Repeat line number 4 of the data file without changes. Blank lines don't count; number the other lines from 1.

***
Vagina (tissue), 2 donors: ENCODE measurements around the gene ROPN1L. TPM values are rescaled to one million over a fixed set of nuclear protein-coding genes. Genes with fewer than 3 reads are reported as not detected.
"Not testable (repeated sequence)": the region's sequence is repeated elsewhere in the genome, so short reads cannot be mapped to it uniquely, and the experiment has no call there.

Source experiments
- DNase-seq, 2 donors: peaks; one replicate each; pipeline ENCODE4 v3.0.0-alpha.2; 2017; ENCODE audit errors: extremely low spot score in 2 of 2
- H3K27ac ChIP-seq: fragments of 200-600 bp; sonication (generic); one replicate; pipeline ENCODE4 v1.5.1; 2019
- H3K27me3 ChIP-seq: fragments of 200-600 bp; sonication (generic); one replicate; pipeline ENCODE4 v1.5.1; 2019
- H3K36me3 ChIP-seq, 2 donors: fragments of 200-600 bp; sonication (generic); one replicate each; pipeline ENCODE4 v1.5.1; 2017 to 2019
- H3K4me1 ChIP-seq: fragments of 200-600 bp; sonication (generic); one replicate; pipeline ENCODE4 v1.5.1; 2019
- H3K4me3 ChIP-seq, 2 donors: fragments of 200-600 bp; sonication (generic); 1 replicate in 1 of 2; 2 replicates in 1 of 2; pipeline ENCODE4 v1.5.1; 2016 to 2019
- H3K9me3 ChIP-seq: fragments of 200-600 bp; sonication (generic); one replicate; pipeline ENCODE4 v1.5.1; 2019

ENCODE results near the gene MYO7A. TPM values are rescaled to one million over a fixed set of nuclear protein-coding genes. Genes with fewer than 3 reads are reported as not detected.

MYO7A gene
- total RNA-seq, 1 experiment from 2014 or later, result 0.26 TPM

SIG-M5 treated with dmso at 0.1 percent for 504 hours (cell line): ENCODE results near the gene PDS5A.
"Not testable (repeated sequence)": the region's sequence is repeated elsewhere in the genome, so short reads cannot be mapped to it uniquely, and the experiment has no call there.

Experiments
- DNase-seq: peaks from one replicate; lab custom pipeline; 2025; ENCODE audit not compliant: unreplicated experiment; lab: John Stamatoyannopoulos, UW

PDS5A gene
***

- DNase-seq, 2 donors: peaks; one replicate each; pipeline ENCODE4 v3.0.0-alpha.2; 2017; ENCODE audit errors: extremely low spot score in 2 of 2